That Donald Trump’s scepticism about climate change will adversely impact policies to address global warming became abundantly clear minutes after his swearing-in as U.S. President. The White House website quickly deleted all mention of climate change. Turning its attention to other agencies, the Trump administration instructed the U.S. Environmental Protection Agency to follow suit and scrub all mention of climate change from its website as well. But following a protest by scientists and others, the administration softened its stand and indicated that the agency’s website was only being “reviewed” and that it had “no immediate plans to remove the content” on climate change. Mr. Trump has also resurrected the controversial Keystone XL, that former President Barack Obama had blocked after a protracted battle with policymakers, and Dakota Access pipelines. The Trump administration had issued a gag order to scientists at the EPA and the U.S. Department of Agriculture to stop them from speaking to the media; it subsequently changed its policy with respect to EPA but has mandated that even routine data and studies be “reviewed” before being released to the public. In line with his thinking that “global warming is an expensive hoax”, Mr. Trump plans to re-energise the fossil-fuel industry. The America First Energy Plan listed on the White House website aims to increase fossil fuel extraction in the name of creating more jobs, and in the process “eliminating”, among other things, Mr. Obama’s climate action plan.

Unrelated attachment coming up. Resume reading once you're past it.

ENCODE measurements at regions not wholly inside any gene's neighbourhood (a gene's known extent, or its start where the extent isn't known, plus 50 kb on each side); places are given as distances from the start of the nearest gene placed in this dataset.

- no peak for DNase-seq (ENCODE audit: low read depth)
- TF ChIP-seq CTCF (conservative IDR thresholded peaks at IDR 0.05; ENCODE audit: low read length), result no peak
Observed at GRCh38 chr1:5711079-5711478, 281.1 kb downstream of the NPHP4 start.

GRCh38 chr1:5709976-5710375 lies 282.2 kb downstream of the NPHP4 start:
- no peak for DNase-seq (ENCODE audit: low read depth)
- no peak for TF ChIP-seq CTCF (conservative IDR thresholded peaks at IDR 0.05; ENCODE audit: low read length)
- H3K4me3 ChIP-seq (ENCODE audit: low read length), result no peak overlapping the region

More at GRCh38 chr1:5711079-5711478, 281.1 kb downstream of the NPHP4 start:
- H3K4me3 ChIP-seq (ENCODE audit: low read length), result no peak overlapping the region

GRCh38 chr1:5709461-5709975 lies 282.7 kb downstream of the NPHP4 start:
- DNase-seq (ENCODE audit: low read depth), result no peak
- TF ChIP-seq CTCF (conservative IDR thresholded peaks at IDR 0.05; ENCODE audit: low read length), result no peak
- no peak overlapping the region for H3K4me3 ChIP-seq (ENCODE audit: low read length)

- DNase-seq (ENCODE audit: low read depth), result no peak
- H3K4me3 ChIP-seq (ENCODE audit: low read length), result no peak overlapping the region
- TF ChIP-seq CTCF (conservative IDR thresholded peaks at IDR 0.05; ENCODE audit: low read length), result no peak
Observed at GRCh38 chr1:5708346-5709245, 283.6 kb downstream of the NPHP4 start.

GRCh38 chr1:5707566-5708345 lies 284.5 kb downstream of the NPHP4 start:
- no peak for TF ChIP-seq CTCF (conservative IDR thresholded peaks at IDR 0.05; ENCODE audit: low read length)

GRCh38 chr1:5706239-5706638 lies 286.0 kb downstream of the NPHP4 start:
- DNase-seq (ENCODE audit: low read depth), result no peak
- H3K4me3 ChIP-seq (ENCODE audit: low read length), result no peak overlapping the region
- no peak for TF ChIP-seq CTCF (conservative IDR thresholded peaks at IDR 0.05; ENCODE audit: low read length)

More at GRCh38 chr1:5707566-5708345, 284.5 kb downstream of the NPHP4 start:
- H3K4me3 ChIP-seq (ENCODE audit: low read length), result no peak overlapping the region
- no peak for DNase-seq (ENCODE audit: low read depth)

Even more alarming is Mr. Trump’s intention to reverse America’s involvement in the historic Paris climate accord. Under the pact, 195 countries have agreed to limit the increase in global temperature since pre-industrial time to less than 2°C in the 21st century, and try to work towards reaching a tougher target of 1.5°C. In November 2014, Mr. Obama announced a new target to cut greenhouse gas emissions 26-28% below 2005 levels by 2025. Among other measures taken in 2015, the U.S. had finalised the clean power plan to reduce carbon dioxide emissions from the power sector to 32% below 2005 levels by 2030. With the average global temperature already reaching 0.8°C above pre-industrial levels, there are fears that further delay will have long-term repercussions that would be near impossible to mitigate. With the current and proposed policies by the U.S. already inadequate to meet the Paris target, any negative deviation from the plan will have implications for the entire world.